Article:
MEDRIO Jobs & Careers in San Francisco, CA

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23 days ago

DevOps Engineer

Medrio San Francisco, CA

Medrio's SaaS offering is a key component in the pipeline of getting lifesaving drugs to the people who need them. We automate the clinic trial… CareerBuilder

23 days ago

Senior Software Engineer for Leading SaaS Healthcare Company

Medrio San Francisco, CA

We offer several advantages over other bay-area technology companies: we are conveniently located adjacent to a BART station in downtown San… CareerBuilder

30+ days ago

Sales Engineer

Medrio San Francisco, CA

• Provide support to Account Managers in the sales process as the technical product expert. • Attend software demonstrations to provide potential… Glassdoor

30+ days ago

Entry Level Software Sales (SaaS)

Medrio San Francisco, CA

• Assisting marketing, including lead-generation and qualification, primarily via internet research • Cold calling prospects via telephone and email… Glassdoor

30+ days ago

Account Manager

Medrio San Francisco, CA

• Establish and build customer relationships with companies performing clinical research • Manage inbound and outbound phone calls with existing… Glassdoor

30+ days ago

Front End Web Developer (Contract)

Medrio San Francisco, CA

• Maintain and support front end web site and landing pages • Develop and test across multiple browsers, platforms, and devices, including smart… Glassdoor

30+ days ago

Account Executive (SaaS)

Medrio San Francisco, CA

• Establish and build customer relationships with companies performing clinical research • Manage inbound and outbound phone calls with potential… Glassdoor

30+ days ago

Marketing Analytics Specialist

Medrio San Francisco, CA

• Lead demand generation effort for acquiring new industry leads and accounts • Work closely with the Sales team to improve conversion rates from… Glassdoor

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MEDRIO Reviews

26 Reviews
26 Reviews
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MEDRIO Founder & CEO Mike Novotny
Mike Novotny
19 Ratings
  1. 1 person found this helpful  

    Kittens and Stuffed Animals Rule!

    • Comp & Benefits
    • Work/Life Balance
    • Senior Management
    • Culture & Values
    • Career Opportunities
    Current Employee - Anonymous Employee in San Francisco, CA
    Current Employee - Anonymous Employee in San Francisco, CA

    I have been working at MEDRIO


    Good San Francisco financial district location. Slow paced semi-regulated industry and company growth. Small company start-up atmosphere with the requisite snacks.


    If office snacks and happy hours are what interests you, there are plenty of Medrio reviews that describe that. But if you desire real insights into the internal Medrio workings read on.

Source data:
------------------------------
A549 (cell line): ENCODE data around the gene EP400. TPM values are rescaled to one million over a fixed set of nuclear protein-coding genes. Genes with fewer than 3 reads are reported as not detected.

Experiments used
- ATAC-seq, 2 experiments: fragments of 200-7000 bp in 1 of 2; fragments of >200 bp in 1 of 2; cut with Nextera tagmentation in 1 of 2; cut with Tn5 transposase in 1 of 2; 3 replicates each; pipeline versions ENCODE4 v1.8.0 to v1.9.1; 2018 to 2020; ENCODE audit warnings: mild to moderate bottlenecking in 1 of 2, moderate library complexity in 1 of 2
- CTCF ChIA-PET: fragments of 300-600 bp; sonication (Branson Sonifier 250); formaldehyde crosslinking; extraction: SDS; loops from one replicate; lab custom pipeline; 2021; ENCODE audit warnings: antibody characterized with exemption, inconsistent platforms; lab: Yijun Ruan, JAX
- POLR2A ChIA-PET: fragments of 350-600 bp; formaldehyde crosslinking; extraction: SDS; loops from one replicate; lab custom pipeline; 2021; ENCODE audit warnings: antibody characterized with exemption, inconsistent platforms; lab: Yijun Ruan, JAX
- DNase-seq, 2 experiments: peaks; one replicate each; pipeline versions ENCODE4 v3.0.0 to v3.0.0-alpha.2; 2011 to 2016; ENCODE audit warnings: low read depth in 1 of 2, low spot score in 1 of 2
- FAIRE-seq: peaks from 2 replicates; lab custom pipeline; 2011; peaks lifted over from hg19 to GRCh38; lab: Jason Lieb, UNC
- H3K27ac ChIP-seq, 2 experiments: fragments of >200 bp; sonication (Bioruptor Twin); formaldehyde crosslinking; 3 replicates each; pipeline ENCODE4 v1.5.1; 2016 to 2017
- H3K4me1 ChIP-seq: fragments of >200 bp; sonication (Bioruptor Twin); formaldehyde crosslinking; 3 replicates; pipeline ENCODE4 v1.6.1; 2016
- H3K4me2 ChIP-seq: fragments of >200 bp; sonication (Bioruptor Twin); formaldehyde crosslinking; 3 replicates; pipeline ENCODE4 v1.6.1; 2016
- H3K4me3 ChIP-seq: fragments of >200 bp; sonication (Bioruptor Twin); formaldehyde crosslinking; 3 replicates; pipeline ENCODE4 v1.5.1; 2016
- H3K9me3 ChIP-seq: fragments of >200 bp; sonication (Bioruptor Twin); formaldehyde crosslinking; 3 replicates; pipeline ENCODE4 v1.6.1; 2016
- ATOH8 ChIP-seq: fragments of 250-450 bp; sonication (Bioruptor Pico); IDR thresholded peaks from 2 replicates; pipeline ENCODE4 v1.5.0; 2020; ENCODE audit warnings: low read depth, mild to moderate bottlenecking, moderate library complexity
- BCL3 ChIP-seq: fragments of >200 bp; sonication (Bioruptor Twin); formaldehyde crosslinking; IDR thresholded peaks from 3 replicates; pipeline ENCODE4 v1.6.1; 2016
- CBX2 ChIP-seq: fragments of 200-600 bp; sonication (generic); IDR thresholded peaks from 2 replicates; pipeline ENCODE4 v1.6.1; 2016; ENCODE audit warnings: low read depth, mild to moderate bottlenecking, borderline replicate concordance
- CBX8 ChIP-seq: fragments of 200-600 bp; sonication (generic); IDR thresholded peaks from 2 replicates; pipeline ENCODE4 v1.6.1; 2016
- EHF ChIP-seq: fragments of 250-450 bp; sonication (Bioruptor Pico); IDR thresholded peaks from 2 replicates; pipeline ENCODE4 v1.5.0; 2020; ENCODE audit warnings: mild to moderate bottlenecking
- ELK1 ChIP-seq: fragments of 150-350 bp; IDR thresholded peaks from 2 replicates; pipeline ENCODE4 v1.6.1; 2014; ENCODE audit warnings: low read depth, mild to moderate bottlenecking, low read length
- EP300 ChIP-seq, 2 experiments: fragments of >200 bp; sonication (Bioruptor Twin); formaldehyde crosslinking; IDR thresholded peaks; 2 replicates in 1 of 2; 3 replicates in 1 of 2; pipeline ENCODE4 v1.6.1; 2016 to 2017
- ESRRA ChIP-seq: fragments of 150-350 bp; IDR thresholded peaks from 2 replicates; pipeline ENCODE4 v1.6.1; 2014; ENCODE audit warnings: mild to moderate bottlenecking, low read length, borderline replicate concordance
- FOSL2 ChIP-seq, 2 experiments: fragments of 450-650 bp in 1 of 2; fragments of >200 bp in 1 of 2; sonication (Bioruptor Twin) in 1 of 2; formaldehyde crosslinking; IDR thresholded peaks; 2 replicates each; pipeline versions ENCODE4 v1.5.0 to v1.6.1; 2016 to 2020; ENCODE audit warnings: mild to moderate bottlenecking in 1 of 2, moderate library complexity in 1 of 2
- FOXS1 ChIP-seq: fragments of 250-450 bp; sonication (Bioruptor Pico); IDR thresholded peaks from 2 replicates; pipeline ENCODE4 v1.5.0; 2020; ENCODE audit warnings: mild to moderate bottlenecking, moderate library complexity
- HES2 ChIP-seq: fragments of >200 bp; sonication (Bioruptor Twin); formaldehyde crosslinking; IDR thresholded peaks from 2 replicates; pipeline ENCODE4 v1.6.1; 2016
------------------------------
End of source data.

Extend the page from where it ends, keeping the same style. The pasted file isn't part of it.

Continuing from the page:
Corporate Culture and Leadership

    Working at Medrio is like working within a Carl Hiaasen novel - bizarre facts that together create a reality even a fiction writer can't dream up. FYI, Carl Hiaasen is a best selling fiction writer. He writes his fiction based upon facts he's encountered as a journalist in Florida. In his own words, "I could never dream this stuff up." The difference at Medrio is it isn't fiction, and the more facts you know, the more bizarre the reality becomes. For a San Francisco startup, Medrio is an amazingly conservative company that tries to behave as a new age start-up with a culture borne isolated in San Francisco with no Silicon Valley wisdom.

    Management Leadership of a Few Typical Leaders

    Manager A

    Ask a question or make a comment that's not a softball and it's viewed as being negative. You may be called into a private chat and described how you "put him on the spot" in front of the group. No matter how well meaning, or even humorous your comment may be, just don't criticize.

    A well worn phrase in Silicon Valley is, "Culture eats strategy for breakfast." Unfortunately, part of Medrio's culture is one of speak no evil, see no evil, hear no evil; an unintentional attempt at copying a bit of Google. Unfortunately, applying this philosophy internally means only their customers tell them what's wrong, no one in-house will dare speak anything less than flatteringly. When "the number one competitor is paper" (as repeated frequently by Management) this may seem acceptable, but in the high tech world it's self defeating. He obtains employee feedback using anonymous surveys asking employees to describe each others behaviors directly to him. Perhaps the insecurity is founded, as his credentials outside of Medrio are impossible to find. He's learning on the job.

    Manager B

    As a former programmer there's no topic he doesn't have knowledge of; whether it be a grilled cheese sandwich or the meaning of life. Attempt to instill your own experience and it's ignored because of course he knows everything better and in more detail than you. No matter your age or experience, you'll be viewed as a rookie Millenial in his eyes. As women, we're use to this, but if you're a guy, get ready to suck up.

    As the major cultural influencer, he spreads his conservatism (from a New York city based company) throughout the company. As an example, he changed pay periods from twice per month to biweekly (a small-time financial tactic used in the previous century) meaning you get to deal with erratic pay periods, all to benefit Medrio's bottom line; A small but telling indicator of the degree the company cares about employee convenience. He's also been pondering whether to allow employees to wear shorts and sandals; an accepted norm for decades in Silicon Valley. And he's instituted an quarterly performance review process on par with a multi billion dollar New York City financial institution (more on that below).